We know that you have educational goals that you’re itching to pursue, but you may not know where to start. The editors of CollegeRank utilize a unique ranking methodology based on the following three aspects:
40% Potential Salary After Graduation: Average mid-career salary of school alumni
30% Institutional Accreditation: Regional and National Accreditation for the 2019-2020 school year
30% Overall Degree Affordability: Average cost of undergraduate and graduate tuition per school
At CollegeRank, we strive to do our best to guide you and your family toward a fruitful academic career. The pursuit of knowledge is a noble one, and we want to help you reach your goals. Please feel free to visit our dedicated methodology page for a step-by-step breakdown. For questions, comments, badge downloads, or data corrections, please feel free to reach out to us at firstname.lastname@example.org.
Average Net Price
Widely recognized as one of the best schools in the country, Stanford University doesn’t have to do a lot of selling to convince people to apply there. It’s well known and respected (U.S. News and World Report ranks it No. 6 for National Universities), it has a beautiful, Silicon Valley-adjacent location in northern California, and boasts a list of notable alumni so long it has a subsection for astronauts.
Stanford’s psychology program is unsurprisingly robust, offering four optional concentrations (cognitive sciences; health and development; mind, culture, and society; and neuroscience) as part of its 70-credit curriculum. Coursework begins with two introductory courses (one for psychology and one for statistics), then five core courses. Those are chosen from a field of 10, which the school divides into Area A (perception and cognition) and Area B (focus areas like developmental, social, cultural, and clinical psychology). Students also take one “Writing in Major” course, then fill out the remaining credits with concentration courses or electives. Stanford also offers undergrads opportunities to conduct independent research or spend their summers working on research projects.
The university packs a lot in for a reasonable price: $16,562, well below average and median costs for the programs offering the 20 best bachelor’s degrees in psychology.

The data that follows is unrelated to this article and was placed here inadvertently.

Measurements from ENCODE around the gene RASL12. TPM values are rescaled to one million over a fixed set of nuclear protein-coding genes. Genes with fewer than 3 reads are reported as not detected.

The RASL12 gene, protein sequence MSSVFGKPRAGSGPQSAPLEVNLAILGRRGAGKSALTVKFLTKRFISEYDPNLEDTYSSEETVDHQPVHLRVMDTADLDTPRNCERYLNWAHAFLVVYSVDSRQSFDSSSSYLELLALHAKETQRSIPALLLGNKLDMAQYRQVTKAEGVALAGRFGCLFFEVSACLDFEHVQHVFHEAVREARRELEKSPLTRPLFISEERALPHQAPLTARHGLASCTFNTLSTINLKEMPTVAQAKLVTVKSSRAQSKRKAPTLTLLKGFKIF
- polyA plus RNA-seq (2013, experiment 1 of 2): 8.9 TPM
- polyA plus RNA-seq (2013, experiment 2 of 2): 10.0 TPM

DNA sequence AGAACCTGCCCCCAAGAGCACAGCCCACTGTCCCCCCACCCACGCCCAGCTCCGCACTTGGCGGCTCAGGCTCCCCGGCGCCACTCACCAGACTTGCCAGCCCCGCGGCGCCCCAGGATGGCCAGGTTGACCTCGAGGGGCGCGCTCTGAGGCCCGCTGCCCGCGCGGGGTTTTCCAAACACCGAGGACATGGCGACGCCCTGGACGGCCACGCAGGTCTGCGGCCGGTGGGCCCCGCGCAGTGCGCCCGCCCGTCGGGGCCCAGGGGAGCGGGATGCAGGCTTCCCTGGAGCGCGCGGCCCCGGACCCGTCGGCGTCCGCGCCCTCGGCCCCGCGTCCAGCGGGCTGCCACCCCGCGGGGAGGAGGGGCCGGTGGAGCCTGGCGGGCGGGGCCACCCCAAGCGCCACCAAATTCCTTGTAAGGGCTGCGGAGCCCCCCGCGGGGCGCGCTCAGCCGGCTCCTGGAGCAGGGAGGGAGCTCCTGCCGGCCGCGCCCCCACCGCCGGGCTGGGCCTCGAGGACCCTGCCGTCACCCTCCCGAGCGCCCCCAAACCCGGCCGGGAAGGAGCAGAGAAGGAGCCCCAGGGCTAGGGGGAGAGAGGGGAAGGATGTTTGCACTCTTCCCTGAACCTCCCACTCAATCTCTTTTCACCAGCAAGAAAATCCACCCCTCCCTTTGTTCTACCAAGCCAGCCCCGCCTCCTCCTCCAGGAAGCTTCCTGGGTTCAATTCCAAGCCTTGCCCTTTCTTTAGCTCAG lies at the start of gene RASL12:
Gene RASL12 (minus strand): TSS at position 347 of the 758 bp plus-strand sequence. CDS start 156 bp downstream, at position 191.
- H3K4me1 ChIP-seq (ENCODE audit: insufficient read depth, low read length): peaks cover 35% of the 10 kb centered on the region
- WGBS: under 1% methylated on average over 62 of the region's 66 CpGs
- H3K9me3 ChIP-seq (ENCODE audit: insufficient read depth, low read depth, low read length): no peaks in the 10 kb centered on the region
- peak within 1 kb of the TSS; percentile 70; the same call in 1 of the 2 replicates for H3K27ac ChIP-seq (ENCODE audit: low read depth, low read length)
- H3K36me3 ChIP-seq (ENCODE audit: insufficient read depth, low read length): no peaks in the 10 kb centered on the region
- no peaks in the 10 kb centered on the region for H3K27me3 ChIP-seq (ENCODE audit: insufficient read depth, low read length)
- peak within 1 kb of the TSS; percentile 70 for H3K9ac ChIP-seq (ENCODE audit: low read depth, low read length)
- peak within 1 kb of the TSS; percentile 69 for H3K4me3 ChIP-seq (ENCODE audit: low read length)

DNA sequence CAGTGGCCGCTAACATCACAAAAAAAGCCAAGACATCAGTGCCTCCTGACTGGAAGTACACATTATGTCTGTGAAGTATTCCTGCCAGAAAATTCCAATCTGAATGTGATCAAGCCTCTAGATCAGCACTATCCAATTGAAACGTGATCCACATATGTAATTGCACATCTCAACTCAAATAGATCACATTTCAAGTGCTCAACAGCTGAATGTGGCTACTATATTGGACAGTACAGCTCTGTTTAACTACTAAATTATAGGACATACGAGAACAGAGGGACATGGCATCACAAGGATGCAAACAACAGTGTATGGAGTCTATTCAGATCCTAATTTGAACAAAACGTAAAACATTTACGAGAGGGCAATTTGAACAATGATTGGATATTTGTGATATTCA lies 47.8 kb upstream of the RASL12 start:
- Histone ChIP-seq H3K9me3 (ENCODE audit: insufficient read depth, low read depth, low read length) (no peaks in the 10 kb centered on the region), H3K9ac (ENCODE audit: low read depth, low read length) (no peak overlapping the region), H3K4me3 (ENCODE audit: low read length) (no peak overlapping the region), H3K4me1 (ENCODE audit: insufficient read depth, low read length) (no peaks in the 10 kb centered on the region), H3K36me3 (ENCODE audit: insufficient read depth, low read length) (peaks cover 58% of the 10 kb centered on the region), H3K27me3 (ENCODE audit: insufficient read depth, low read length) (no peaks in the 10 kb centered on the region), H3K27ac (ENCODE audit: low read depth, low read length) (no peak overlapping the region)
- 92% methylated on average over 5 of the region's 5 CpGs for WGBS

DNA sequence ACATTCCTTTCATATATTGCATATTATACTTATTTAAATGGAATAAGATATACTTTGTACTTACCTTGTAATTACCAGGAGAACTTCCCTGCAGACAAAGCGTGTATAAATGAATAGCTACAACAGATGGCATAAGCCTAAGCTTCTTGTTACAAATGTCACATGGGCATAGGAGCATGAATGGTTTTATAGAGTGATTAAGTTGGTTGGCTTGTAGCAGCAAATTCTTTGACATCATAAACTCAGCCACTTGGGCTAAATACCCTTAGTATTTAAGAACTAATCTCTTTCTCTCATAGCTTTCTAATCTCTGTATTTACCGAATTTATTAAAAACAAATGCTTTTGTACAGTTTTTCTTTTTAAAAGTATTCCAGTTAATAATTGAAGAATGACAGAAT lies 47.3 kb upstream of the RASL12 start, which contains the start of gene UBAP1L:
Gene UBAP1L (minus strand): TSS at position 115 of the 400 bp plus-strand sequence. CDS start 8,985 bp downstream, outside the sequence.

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Can we really understand the minds of others? How do memories form and how do we forget? How do we perceive the physical world? Are we rational beings, or only boundedly so? Also, what does “boundedly” mean? With the exception of that last one, these are among the questions students in Harvard’s psychology program attempt to answer.
Students choose from one of three concentration tracks: general (most popular), cognitive science (to focus on mind/brain behavior), and cognitive neuroscience and evolutionary psychology, abbreviated CNEP (a mix of psychology and biology coursework). A thesis is required for cognitive science and optional for the other tracks. Beyond the concentration, Harvard also offers a “secondary field” option, kind of like a minor within psychology.
To help students, the program follows what it calls a “structured course progression,” a sort of map of how to proceed “to get the most out of our courses.” That sounds fancy, but it’s pretty obvious: Start with an introductory course (Psychology 1), move to foundational ones (Cognitive Neuroscience, Social Psychology, etc.), then choose advanced courses (a.k.a. electives) in specialized areas. Each track has 12 courses, or 14 with a thesis. Doing a secondary field adds six more classes.
Considering Harvard’s stature and intensity, exorbitant tuition would be expected. But at $17,030, it’s well below average for our top 20. Who says elite education has to be financially crushing?
New Haven, Connecticut
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The website for Yale’s psychology program is all business: no photos, a mountain of text, and only two colors—blue and white. It’s a site that could exist now or in 1996, and it seems to intimate one thing: Come to Yale to work, pal.
Within the broader field of psychology, Yale focuses on clinical, cognitive, developmental, neuroscientific, and social psychology. But it has no specializations other than a standalone neuroscience track.
In general, the psychology major requires 12 courses beyond the prerequisite introductory survey. Students then choose two social science-based and two natural science-based courses from a long list of options, which they take early in their studies. A statistics course is also required, as is at least one covering the basics of planning and conducting research. Up to three more come from “related departments toward the major.” It culminates with a “senior requirement” for two credits that involves writing a final paper. The neuroscience coursework track differs a little, with biology, data collection, and science courses added.
Students doing the standard major will earn either a BA (if they conduct a nonempirical literature review senior year) or a BS (if they design and conduct an empirical research project). Neuroscience trackers have to do a research project.